Disaster Preparedness Education Strategy

Despite warnings of increased cyber risk, small businesses aren’t prepared for an attack. We have some tips

Since Russia invaded Ukraine, the US government has warned that cyber attacks are much more likely. Yet, according to a new survey, small business owners are not more concerned or prepared for a cyber attack than they were a year ago.

The CNBC|SurveyMonkey Small Business Survey polls over than 2,000 small business owners every quarter to understand their outlook on the overall business environment along with their own business’s health.

Here are some findings from the latest survey:

  • Just 5% of small business owners reported cybersecurity to be the biggest risk to their business right now.
  • Quarter over quarter, the number saying cybersecurity is their top risk has held steady and is the lowest priority out of the five areas surveyed.
  • In the same time period, the number of small business owners who say inflation is the biggest riskto their business has increased from 31% to 38%, holding the top spot in terms of risk.
  • The numbers reporting supply chain disruptions and Covid-19 as the biggest risk have both declined.
  • While it isn’t their top worry, almost four in 10 small business owners say they are very or somewhat concerned their business will be the victim of a cyber attack within the next 12 months. This trend, too, has held steady for four straight quarters, with no change at all since the Russian incursion into Ukraine.
  • The smallest of small businesses are the least concerned about cyber attacks: just 33% of owners with 0-4 employees are concerned about experiencing a cyber attack within a year, compared with 61% of small business owners who have 50 or more employees.
  • Few small business owners rate cyber threats at their top business risk, and fewer than half consider it to be a concern, but nevertheless a majority express confidence in their ability to respond to a cyber attack. Just as in previous quarters, about six in 10 small business owners are very or somewhat confident that they could quickly resolve a cyber attack on their business if needed.



What’s a small business to do? Here are some recommendations  Growbiz has gleaned from experts:

  • As you put your cybersecurity plan into place, consider firms that have experience in helping small businesses respond to cyber attacks. Your IT or managed service provider may have suggestions. The main function of a competent incident responder is to quickly identify the issue, stop the attack and minimize damages.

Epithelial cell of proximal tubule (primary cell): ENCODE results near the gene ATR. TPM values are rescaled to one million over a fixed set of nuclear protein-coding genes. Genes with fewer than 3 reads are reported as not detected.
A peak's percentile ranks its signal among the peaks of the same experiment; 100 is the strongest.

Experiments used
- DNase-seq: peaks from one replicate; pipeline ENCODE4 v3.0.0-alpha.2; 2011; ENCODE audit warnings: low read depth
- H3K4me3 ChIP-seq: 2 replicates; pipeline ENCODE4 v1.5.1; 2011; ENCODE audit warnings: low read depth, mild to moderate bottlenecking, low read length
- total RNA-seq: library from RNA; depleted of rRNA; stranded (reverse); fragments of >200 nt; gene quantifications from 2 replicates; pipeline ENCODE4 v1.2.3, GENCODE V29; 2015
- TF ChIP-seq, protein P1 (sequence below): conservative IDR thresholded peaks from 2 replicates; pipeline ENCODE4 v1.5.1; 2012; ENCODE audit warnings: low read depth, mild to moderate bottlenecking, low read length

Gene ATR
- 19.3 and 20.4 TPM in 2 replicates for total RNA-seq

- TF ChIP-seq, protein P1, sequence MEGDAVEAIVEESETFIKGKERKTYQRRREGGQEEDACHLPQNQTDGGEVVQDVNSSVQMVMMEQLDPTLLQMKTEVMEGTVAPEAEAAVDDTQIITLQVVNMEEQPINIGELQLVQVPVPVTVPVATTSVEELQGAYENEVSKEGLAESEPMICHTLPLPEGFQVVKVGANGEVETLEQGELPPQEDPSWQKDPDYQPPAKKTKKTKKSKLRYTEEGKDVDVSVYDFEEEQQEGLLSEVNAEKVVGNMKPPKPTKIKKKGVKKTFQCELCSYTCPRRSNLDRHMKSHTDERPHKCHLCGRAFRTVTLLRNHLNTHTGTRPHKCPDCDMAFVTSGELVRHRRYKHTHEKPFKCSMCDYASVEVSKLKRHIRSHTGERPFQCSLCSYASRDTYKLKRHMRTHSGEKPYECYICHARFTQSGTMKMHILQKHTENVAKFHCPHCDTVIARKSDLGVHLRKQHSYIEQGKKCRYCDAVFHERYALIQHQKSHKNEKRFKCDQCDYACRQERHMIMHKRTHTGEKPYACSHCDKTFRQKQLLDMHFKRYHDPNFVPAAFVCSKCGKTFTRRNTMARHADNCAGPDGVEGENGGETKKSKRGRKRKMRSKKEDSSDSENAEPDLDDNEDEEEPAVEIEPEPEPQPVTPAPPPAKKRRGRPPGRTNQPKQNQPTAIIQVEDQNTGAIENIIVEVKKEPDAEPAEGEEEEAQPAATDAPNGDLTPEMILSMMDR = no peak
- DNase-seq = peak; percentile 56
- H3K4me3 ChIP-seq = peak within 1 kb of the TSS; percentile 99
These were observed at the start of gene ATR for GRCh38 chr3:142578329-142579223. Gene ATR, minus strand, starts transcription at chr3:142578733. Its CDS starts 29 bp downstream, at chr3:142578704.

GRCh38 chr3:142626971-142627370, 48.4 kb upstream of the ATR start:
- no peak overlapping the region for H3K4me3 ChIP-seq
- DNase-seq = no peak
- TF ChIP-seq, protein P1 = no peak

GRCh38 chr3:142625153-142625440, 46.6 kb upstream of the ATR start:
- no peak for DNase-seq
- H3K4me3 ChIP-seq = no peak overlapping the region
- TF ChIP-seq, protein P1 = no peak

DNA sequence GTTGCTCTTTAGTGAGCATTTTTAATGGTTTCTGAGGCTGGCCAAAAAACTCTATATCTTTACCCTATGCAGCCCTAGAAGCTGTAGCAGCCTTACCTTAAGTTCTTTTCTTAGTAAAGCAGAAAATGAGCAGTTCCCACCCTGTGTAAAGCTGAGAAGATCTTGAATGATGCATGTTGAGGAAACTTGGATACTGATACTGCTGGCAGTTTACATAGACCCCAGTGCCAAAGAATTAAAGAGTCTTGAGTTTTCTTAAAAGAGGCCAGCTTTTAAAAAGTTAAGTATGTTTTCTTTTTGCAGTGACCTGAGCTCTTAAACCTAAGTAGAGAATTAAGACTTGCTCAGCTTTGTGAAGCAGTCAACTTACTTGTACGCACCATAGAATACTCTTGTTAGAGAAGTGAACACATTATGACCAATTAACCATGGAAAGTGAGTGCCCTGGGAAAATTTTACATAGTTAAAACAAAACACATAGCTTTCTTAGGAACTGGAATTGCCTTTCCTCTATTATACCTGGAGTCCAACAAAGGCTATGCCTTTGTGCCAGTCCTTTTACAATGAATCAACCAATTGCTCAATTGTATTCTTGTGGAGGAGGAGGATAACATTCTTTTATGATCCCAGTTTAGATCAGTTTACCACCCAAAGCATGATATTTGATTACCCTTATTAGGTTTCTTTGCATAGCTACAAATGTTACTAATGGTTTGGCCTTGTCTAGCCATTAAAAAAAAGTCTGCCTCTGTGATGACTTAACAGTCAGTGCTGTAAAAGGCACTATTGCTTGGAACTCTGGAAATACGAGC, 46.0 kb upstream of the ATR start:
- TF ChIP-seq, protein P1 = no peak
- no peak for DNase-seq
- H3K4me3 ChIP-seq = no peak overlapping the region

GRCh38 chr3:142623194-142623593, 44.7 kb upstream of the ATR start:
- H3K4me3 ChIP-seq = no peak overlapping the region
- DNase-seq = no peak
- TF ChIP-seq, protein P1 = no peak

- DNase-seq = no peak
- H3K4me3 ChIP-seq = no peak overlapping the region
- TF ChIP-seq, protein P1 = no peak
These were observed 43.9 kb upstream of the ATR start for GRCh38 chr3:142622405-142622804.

• Go beyond passwords (and there are an alarmingly high number of companies that don’t even have a strong password policy). Require 2-factor identification for everything, including customer-facing applications, any remote access and cloud-based email.
  • Keep your operating system and antivirus software up to date and patch your operating systems as soon as they become available. This sounds super basic but it’s often not done, especially among small businesses.
  • Web application compromises now include code that can capture data entered into web forms. Consider adding file integrity monitoring on payment sites, in addition to patching operating systems and coding payment applications.
  • Your employees are your first line of defense against cyber attacks. They need to be trained to avoid becoming victims of phishing attempts and to report strange computer activity. Are company guidelines in place about the security of data on company laptops and on the use of unsecured WIFI? Employees who click on attachments is still one of the easiest ways for companies to get infected.
  • Speaking of employees, we know you love them. Yet about a third of cyber attacks on businesses last year were inside jobs: Monitor and log access to sensitive data, quickly move to shore up the access when an employee leaves the company and be vigilant.
  • Develop a plan for how you will respond if you are attacked, including alerting customers of the breach required by law, if that is the case, and managing the PR risk.

The Florida SBDC Network has a program and a website dedicated to cybersecurity education and advice.  That website offers a guidebook, videos and other information.  You can access the webpage here. In addition, Florida SBDC at FIU occasionally holds seminars on the topic.

Please send GrowBiz topic suggestions and feedback to GrowBiz@FIU.EDU

Leave a Comment